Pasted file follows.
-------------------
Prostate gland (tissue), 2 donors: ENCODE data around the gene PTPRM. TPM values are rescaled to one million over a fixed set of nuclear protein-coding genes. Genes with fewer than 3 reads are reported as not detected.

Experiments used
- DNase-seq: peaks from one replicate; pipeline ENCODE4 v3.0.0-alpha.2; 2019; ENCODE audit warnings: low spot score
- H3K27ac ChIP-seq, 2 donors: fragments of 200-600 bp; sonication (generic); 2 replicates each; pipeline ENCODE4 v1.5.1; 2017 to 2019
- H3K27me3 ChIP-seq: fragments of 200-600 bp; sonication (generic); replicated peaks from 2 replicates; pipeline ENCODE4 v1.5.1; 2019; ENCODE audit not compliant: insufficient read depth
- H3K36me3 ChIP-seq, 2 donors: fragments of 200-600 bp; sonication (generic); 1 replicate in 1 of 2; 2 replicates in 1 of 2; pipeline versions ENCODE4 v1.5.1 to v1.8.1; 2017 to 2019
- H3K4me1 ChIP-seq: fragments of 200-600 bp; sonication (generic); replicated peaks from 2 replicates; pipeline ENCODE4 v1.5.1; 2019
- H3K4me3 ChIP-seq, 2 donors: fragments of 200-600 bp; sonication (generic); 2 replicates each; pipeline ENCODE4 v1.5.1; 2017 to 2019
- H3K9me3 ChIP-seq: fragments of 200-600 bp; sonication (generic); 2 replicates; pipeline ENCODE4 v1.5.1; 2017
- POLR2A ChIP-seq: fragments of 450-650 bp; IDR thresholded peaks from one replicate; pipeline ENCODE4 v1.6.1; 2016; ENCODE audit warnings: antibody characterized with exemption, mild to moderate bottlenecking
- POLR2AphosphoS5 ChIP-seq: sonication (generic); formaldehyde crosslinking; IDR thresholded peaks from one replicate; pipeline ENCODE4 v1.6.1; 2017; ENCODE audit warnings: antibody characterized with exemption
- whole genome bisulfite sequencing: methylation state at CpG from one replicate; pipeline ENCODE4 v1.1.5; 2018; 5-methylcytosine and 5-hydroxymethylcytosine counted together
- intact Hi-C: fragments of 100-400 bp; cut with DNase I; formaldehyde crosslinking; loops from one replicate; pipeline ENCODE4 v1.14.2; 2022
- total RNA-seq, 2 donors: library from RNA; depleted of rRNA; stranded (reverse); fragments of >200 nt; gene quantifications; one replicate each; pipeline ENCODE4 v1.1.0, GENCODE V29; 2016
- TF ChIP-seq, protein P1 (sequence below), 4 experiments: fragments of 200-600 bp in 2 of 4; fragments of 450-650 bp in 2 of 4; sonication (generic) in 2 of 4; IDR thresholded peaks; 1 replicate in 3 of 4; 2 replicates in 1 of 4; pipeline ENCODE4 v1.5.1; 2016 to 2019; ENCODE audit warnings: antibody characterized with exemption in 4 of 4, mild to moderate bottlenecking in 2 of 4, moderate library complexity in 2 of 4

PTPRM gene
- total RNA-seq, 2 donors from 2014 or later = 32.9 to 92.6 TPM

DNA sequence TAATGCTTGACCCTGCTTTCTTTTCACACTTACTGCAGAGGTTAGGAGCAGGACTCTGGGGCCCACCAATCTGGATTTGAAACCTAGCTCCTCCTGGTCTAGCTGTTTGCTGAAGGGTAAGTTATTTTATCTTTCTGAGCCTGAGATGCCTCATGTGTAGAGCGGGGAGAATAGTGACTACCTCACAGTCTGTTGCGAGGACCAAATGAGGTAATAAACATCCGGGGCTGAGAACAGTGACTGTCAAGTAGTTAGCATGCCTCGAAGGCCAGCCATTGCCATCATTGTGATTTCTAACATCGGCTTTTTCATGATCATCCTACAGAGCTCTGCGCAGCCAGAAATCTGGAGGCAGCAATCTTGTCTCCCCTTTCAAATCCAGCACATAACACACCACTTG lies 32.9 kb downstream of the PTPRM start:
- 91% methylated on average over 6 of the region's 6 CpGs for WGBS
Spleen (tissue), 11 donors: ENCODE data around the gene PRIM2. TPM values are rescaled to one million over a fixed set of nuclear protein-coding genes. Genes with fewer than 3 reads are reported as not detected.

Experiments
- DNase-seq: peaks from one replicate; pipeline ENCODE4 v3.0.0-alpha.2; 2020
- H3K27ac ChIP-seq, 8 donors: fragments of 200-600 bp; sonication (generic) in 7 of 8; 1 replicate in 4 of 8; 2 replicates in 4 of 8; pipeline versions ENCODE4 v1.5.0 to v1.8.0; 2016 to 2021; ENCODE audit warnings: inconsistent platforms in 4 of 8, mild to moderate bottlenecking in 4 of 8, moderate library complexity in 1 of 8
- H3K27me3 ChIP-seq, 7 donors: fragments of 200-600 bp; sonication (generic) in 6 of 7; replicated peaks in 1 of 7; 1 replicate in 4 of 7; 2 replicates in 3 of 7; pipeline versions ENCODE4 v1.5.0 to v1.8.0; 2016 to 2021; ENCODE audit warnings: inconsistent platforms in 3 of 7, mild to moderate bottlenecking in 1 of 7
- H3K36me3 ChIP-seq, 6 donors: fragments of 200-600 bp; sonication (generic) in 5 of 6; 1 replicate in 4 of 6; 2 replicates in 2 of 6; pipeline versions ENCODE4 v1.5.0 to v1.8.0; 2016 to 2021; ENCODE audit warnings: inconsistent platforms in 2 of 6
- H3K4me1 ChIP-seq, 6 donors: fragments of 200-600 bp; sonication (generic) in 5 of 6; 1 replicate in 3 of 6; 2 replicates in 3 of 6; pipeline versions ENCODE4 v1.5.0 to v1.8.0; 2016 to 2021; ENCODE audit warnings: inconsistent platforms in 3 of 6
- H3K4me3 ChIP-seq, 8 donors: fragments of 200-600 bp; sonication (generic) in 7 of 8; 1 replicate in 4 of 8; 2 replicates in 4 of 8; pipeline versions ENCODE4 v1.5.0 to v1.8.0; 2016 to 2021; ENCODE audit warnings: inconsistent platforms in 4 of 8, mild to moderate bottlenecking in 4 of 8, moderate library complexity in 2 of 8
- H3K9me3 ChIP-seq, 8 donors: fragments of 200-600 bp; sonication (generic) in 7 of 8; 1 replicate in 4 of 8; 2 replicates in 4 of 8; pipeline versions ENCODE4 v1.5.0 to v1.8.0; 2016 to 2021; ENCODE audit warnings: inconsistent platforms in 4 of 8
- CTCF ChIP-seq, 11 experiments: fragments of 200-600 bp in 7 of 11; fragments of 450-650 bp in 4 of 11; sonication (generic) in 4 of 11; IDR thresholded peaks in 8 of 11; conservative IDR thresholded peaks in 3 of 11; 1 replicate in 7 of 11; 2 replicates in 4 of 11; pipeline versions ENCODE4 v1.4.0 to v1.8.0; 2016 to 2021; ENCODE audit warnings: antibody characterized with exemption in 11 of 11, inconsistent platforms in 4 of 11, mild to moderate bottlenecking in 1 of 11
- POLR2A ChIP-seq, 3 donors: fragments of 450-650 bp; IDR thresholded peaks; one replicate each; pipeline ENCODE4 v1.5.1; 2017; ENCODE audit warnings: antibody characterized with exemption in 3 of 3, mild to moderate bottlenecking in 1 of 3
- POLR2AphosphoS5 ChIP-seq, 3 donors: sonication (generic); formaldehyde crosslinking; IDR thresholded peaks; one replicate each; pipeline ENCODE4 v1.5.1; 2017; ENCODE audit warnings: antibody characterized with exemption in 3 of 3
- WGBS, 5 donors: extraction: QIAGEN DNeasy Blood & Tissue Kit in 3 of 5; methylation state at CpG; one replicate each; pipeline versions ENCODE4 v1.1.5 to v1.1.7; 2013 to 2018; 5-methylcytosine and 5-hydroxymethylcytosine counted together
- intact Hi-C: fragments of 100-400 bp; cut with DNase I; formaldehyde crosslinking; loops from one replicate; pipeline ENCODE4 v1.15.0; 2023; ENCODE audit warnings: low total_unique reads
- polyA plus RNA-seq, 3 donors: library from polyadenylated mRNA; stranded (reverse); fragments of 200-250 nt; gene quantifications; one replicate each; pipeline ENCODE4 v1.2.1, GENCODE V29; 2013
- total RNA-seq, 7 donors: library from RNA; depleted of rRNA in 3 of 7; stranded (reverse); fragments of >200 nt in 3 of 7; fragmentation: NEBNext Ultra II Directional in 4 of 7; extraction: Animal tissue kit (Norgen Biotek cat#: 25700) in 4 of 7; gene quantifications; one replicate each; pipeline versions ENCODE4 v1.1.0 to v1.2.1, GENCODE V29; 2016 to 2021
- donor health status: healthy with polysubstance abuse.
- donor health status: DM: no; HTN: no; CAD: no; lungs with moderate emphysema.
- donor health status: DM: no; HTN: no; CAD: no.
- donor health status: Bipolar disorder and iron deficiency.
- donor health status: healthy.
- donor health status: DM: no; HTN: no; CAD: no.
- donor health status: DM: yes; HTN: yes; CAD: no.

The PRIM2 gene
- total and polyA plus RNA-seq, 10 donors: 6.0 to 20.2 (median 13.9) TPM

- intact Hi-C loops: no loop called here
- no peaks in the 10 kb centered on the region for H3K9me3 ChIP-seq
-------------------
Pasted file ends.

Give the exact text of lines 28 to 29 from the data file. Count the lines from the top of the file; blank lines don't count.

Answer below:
- H3K9me3 ChIP-seq, 8 donors: fragments of 200-600 bp; sonication (generic) in 7 of 8; 1 replicate in 4 of 8; 2 replicates in 4 of 8; pipeline versions ENCODE4 v1.5.0 to v1.8.0; 2016 to 2021; ENCODE audit warnings: inconsistent platforms in 4 of 8
- CTCF ChIP-seq, 11 experiments: fragments of 200-600 bp in 7 of 11; fragments of 450-650 bp in 4 of 11; sonication (generic) in 4 of 11; IDR thresholded peaks in 8 of 11; conservative IDR thresholded peaks in 3 of 11; 1 replicate in 7 of 11; 2 replicates in 4 of 11; pipeline versions ENCODE4 v1.4.0 to v1.8.0; 2016 to 2021; ENCODE audit warnings: antibody characterized with exemption in 11 of 11, inconsistent platforms in 4 of 11, mild to moderate bottlenecking in 1 of 11